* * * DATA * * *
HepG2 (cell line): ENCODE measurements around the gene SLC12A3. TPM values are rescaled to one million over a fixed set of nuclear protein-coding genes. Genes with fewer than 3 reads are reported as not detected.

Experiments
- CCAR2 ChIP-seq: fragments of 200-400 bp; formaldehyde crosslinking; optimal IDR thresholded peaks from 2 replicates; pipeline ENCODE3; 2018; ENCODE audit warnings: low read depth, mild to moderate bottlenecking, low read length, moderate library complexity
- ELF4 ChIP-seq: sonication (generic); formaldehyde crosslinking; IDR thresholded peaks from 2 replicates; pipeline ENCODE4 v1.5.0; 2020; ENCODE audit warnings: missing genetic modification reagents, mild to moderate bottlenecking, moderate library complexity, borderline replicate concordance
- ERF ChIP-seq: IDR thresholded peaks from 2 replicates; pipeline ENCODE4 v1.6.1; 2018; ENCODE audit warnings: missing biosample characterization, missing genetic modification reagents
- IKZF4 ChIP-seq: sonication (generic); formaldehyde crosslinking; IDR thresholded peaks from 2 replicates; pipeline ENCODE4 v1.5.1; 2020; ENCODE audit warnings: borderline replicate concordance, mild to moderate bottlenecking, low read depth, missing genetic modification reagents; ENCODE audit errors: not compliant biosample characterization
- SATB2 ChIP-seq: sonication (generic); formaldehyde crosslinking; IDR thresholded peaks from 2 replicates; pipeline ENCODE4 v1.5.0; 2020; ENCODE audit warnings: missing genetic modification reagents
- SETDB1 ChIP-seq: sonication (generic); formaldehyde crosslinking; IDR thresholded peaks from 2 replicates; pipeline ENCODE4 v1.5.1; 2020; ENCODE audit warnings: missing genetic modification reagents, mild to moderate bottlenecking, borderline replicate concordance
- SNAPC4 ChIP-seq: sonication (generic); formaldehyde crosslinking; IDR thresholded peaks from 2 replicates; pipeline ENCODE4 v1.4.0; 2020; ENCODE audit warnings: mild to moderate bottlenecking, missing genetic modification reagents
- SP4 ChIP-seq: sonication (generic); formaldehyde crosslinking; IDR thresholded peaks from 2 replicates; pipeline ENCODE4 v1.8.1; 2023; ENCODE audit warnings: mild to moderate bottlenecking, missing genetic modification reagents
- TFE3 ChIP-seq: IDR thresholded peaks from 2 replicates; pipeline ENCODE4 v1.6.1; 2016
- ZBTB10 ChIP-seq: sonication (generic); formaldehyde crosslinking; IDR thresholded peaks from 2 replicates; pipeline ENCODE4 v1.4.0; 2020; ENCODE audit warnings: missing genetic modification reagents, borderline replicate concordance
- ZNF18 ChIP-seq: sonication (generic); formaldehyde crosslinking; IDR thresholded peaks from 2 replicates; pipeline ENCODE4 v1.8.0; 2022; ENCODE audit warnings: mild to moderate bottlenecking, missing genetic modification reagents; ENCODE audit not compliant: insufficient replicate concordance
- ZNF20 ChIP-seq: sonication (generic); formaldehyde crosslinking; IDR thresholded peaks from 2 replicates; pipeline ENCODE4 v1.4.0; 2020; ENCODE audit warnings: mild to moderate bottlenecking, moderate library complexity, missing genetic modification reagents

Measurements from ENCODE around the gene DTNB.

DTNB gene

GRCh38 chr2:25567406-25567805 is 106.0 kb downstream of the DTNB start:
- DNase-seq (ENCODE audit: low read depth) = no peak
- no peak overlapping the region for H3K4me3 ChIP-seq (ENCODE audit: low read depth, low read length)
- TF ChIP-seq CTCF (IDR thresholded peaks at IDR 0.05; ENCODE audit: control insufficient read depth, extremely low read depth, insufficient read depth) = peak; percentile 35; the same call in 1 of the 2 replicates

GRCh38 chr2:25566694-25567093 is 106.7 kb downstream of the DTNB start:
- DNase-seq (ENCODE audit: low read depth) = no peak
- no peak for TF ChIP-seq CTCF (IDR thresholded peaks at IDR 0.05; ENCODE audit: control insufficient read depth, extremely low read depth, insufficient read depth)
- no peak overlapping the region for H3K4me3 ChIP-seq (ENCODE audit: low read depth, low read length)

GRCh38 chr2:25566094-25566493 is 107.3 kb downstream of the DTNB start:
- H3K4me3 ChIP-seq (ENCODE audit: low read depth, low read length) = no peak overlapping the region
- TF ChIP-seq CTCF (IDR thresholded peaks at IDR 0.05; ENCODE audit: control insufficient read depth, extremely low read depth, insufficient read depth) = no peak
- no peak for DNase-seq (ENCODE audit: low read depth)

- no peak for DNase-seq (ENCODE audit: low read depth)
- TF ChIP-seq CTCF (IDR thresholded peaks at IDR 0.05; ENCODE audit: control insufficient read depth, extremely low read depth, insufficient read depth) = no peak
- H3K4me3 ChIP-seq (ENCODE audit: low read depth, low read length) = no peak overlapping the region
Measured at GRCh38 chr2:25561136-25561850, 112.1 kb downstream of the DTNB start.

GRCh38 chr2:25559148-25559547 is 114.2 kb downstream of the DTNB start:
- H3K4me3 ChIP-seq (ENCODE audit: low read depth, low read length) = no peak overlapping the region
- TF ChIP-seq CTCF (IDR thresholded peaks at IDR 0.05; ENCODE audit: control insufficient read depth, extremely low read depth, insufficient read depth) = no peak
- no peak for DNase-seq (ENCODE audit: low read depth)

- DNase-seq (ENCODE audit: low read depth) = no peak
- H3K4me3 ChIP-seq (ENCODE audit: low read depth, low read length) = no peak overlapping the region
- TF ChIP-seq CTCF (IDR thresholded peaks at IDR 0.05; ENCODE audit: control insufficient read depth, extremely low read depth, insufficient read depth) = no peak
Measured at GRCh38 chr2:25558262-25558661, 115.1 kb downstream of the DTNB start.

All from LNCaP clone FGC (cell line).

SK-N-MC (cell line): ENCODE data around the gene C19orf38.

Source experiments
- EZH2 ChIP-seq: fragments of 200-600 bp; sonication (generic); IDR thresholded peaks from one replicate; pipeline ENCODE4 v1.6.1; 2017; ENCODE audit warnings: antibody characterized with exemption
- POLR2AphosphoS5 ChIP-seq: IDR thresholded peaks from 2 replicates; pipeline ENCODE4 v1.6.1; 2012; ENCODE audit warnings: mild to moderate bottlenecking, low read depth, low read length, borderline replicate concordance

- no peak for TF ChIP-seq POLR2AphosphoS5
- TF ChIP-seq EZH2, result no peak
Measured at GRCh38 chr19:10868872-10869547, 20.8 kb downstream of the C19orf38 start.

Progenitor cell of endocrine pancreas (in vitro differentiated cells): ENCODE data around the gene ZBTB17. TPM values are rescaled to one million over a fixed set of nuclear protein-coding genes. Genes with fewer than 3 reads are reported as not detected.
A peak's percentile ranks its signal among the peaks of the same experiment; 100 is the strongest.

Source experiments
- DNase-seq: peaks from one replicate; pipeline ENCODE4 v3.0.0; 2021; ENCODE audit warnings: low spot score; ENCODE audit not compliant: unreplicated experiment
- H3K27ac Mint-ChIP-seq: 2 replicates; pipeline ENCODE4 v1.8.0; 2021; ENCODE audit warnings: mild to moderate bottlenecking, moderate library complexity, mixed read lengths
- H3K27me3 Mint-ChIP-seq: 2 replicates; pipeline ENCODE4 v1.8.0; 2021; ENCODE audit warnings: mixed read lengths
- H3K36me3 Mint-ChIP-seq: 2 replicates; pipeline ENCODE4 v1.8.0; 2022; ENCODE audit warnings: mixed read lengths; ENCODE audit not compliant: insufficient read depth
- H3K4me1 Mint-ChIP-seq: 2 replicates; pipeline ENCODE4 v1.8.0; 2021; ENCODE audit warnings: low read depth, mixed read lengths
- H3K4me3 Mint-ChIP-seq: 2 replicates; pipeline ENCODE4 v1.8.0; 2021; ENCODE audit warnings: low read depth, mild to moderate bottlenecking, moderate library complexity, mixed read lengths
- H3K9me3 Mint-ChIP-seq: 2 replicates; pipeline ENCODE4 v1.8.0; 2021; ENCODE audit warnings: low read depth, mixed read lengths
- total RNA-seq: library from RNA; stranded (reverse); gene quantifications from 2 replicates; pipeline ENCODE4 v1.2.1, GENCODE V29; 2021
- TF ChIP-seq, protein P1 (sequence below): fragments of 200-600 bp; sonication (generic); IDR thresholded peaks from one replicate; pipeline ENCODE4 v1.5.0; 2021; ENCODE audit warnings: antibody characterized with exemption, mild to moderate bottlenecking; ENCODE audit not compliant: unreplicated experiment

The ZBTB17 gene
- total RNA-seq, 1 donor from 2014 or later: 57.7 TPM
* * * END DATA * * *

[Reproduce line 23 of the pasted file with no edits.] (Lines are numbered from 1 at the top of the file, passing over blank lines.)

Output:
- no peak for TF ChIP-seq CTCF (IDR thresholded peaks at IDR 0.05; ENCODE audit: control insufficient read depth, extremely low read depth, insufficient read depth)